Tuesday, November 10, 2015

Hawaii is the land of Pele, the volcano goddess.
Known for her temper, she can
erupt and destroy — but in doing so, she also creates.
All the islands
started from a surge of Pele"s temper, but only on the Big Island can you
still see daily vestiges of it.Inside"Volcanoes National Park is the Kilauea
volcano, the most active volcano on earth, which, according to the National
Park Service, produces 250,000 to 650,000 cubic yards of lava per day —
enough to resurface a 20-mile-long two-lane road daily.
Thanks to Kilauea,
about 500 acres of new land have been created on the island of Hawaii since
1983.
And no one knows whether the current eruption will last another century
or stop tomorrow.Related: WATCH: The Magic of Night Swimming With Hawaii"s
Gentle Giants The lava ate this road for lunch."(Photo: Paula
Froelich)While it is beautiful — and the Kilauea Caldera glows every
night as if alive — it is also terrifying.
An eruption last year
threatened the town of Pahoa, and in 1990, the town of Kalapana was completely
destroyed.
By the coast, just north of Hilo, are the remains of old roads
whose white and yellow lines still peek out from under lava rock, and if you
drive even farther north, you can see where homes once stood.Park ranger
Jessica Ferracane showed me the Caldera before taking me to the belly of the
beast — the lava tubes.The tubes, which look like long caves, are
formed "a lot like a river that ices over in the winter," Ferracane says.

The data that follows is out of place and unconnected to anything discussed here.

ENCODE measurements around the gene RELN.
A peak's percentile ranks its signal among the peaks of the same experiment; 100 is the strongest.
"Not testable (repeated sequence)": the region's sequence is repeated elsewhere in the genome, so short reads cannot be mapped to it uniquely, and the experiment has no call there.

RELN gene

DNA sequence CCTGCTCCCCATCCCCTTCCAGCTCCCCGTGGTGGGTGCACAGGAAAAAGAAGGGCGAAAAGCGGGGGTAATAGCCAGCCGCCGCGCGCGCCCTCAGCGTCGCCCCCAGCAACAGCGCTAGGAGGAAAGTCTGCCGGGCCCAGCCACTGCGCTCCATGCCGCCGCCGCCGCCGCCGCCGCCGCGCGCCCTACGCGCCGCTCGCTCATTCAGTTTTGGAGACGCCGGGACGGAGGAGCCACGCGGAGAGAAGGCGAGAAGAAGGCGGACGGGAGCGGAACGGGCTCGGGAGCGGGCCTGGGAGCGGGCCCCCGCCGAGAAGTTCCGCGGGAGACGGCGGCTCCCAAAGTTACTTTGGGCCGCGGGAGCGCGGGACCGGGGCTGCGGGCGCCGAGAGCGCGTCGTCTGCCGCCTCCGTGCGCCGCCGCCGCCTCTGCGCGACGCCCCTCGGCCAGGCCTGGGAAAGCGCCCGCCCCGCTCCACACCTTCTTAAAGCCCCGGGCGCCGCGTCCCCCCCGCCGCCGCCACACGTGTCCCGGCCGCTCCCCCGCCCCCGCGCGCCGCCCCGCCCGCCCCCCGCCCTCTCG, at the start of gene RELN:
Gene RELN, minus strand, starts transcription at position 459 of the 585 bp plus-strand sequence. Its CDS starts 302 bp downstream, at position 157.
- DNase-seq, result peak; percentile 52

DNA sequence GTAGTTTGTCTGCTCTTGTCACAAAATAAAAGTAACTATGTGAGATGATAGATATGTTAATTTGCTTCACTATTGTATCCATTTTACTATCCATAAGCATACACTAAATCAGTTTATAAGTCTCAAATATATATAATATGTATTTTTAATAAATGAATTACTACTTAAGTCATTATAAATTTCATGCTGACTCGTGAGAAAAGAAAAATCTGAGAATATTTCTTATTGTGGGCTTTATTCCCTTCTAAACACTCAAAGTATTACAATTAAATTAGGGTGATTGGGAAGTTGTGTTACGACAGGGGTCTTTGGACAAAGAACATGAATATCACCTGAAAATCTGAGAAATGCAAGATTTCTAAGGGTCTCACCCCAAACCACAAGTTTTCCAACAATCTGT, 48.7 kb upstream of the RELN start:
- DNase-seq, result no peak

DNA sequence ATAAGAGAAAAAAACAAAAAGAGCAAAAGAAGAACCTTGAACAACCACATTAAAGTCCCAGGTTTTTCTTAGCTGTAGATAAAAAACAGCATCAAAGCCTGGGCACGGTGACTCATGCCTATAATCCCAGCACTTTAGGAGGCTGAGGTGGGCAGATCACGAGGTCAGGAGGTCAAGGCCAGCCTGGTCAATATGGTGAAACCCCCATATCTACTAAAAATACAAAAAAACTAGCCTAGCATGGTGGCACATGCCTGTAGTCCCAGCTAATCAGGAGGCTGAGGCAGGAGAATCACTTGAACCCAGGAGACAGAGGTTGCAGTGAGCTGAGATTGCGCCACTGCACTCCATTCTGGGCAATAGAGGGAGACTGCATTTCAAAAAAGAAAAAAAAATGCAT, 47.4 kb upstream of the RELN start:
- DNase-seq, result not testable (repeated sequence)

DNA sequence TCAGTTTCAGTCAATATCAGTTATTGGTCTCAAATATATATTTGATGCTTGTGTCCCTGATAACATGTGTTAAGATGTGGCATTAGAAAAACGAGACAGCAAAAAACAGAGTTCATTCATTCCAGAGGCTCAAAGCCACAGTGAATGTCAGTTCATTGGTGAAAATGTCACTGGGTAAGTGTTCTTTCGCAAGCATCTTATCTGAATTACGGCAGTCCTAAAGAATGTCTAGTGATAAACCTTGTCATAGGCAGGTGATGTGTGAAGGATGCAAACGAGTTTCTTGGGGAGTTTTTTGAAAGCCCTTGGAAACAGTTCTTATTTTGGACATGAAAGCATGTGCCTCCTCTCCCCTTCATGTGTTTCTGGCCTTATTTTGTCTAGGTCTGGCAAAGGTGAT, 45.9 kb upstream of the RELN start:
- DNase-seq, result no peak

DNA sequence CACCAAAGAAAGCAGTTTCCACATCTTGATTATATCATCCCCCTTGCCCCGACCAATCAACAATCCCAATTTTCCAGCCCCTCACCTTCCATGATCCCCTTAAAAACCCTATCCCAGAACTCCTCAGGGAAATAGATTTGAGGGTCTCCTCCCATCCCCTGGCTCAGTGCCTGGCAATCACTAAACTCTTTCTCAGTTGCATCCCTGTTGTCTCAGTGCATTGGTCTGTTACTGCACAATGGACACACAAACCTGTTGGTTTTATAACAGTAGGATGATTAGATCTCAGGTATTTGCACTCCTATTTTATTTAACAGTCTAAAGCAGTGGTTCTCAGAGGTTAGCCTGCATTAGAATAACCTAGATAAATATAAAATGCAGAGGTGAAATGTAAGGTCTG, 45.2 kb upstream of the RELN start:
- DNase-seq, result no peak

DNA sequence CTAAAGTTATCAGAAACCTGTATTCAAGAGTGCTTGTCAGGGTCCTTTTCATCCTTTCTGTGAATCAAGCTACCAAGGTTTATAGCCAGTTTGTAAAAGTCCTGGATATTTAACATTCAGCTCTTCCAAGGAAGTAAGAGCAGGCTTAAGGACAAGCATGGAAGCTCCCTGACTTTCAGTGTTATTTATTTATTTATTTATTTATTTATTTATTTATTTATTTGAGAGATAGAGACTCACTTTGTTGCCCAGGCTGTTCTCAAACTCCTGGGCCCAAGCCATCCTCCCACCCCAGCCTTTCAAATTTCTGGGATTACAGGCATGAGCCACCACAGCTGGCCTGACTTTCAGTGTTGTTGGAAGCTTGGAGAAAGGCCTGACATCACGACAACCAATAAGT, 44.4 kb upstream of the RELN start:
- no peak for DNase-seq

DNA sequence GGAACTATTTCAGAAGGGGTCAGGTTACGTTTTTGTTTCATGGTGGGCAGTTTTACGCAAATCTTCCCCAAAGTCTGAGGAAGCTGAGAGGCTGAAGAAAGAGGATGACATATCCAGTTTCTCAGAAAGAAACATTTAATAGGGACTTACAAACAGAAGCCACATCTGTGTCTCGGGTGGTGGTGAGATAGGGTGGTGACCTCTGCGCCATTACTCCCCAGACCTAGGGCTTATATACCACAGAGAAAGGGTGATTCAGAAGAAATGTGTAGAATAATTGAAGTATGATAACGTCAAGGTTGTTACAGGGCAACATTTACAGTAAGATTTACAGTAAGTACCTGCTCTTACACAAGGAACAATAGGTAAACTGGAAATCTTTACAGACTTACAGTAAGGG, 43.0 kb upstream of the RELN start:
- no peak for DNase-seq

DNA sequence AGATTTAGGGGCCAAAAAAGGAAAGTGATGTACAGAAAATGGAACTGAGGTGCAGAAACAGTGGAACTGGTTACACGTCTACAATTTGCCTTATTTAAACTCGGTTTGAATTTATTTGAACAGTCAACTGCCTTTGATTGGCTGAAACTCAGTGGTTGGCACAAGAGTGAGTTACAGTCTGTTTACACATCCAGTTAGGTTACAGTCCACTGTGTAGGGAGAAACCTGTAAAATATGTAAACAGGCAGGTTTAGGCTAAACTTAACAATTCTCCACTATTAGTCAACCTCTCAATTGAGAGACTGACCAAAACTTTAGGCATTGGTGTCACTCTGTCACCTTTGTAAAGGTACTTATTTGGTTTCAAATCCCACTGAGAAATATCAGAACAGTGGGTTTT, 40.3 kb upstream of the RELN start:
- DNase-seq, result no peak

"As
the lava pours down, the edges of the tube start to cool and harden;
eventually you are left with these tubes." Inside the lava tubes …
it"s like a bat cave with no bats (thank God)."(Photo: Paula Froelich)Walking
through the tubes is like walking on the inside of a volcano, and for a
science geek (like me) it"s fascinating to see the inner workings of a
landmass that many across the world refer to as "the gates of hell."Despite
the ever-present threat, residents, aware of the danger but in love with the
land, take it in stride."It"s part of life here," Ferracane says, shrugging,
"and we love it."WATCH: The Magic of Night Swimming With the Gentle Giants of
Hawaii Let World traveling club Travel inspire you every day.
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with us on Facebook,"Twitter, Instagram, and Pinterest."Check out our original
adventure travel series "A Broad Abroad.""For more on World traveling club
Travel"s travel policy, click here.Hawaii is the land of Pele, the volcano
goddess.
Inside Volcanoes National Park is the Kilauea volcano, the most
active volcano on earth, which, according to the National Park Service,
produces 250,000 to 650,000 cubic yards of lava per day — enough to
resurface a 20-mile-long two-lane road daily.
Related: WATCH: The Magic of
Night Swimming With Hawaii's Gentle Giants The lava ate this road for
lunch. (Photo: Paula Froelich) While it is beautiful — and the Kilauea
Caldera glows every night as if alive — it is also terrifying..Hawaii is the
land of Pele, the volcano goddess.
Inside Volcanoes National Park is the
Kilauea volcano, the most active volcano on earth, which, according to the
National Park Service, produces 250,000 to 650,000 cubic yards of lava per day
— enough to resurface a 20-mile-long two-lane road daily.
Related: WATCH:
The Magic of Night Swimming With Hawaii's Gentle Giants The lava ate this
road for lunch. (Photo: Paula Froelich) While it is beautiful — and the
Kilauea Caldera glows every night as if alive — it is also terrifying.

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